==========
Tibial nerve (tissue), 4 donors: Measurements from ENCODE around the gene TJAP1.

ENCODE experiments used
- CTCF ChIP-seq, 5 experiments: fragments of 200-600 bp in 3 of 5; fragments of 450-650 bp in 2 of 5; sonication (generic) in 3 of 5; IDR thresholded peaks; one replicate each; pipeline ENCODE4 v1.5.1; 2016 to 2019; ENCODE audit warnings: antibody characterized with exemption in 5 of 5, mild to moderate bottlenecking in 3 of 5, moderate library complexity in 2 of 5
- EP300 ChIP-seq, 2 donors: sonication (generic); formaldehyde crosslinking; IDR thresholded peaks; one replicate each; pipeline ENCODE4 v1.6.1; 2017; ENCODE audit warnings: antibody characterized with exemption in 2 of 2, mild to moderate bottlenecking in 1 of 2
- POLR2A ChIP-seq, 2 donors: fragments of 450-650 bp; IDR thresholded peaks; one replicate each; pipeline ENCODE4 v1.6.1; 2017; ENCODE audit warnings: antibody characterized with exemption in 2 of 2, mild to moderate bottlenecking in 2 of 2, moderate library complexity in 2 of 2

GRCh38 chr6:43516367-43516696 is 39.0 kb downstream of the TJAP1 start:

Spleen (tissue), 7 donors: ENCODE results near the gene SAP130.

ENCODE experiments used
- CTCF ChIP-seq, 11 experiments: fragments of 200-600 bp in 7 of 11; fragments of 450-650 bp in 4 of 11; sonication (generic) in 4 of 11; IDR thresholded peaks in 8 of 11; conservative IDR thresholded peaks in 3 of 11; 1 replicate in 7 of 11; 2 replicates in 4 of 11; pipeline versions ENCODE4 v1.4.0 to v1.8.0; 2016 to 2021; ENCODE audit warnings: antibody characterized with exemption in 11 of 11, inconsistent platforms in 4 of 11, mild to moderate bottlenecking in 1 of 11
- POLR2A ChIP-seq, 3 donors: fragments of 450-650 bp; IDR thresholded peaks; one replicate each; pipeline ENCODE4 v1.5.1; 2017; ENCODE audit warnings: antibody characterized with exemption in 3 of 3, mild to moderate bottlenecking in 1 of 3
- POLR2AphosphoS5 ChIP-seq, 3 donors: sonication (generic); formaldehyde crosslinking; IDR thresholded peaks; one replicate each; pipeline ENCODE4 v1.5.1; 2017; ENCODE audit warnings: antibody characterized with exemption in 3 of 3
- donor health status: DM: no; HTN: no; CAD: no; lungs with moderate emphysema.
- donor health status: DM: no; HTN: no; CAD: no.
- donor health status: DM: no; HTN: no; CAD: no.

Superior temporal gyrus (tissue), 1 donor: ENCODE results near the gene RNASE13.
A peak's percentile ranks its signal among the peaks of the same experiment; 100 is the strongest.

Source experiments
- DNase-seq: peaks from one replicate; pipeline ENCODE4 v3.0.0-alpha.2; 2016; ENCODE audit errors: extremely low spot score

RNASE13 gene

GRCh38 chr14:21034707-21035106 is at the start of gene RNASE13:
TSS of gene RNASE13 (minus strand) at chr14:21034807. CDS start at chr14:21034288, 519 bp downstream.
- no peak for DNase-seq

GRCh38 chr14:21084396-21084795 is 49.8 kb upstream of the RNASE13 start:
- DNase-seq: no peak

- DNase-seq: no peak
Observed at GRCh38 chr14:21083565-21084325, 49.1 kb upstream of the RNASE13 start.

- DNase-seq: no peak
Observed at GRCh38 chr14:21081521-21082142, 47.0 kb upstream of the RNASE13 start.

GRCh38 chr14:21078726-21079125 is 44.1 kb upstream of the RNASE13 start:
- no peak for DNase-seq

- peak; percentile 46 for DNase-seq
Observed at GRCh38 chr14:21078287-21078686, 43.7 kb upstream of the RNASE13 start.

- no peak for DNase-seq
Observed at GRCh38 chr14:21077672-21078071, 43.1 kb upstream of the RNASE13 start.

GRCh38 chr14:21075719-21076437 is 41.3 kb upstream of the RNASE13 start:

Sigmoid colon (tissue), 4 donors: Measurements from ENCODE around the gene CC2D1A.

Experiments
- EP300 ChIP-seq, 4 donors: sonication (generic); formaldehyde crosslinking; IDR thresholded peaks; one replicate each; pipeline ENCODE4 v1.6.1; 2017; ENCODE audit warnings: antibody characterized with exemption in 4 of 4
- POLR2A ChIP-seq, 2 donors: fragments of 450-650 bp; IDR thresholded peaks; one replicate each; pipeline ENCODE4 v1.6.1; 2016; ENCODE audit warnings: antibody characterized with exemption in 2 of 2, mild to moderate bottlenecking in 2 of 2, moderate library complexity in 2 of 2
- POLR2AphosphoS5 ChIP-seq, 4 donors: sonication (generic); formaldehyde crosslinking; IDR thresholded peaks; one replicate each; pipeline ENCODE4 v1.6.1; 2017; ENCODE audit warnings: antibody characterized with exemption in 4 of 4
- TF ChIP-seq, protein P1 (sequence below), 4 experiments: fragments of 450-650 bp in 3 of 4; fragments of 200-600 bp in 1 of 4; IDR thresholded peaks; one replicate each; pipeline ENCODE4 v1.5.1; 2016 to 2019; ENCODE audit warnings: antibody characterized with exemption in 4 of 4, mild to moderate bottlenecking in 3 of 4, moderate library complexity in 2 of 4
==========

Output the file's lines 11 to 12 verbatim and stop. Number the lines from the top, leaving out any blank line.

- POLR2AphosphoS5 ChIP-seq, 3 donors: sonication (generic); formaldehyde crosslinking; IDR thresholded peaks; one replicate each; pipeline ENCODE4 v1.5.1; 2017; ENCODE audit warnings: antibody characterized with exemption in 3 of 3
- donor health status: DM: no; HTN: no; CAD: no; lungs with moderate emphysema.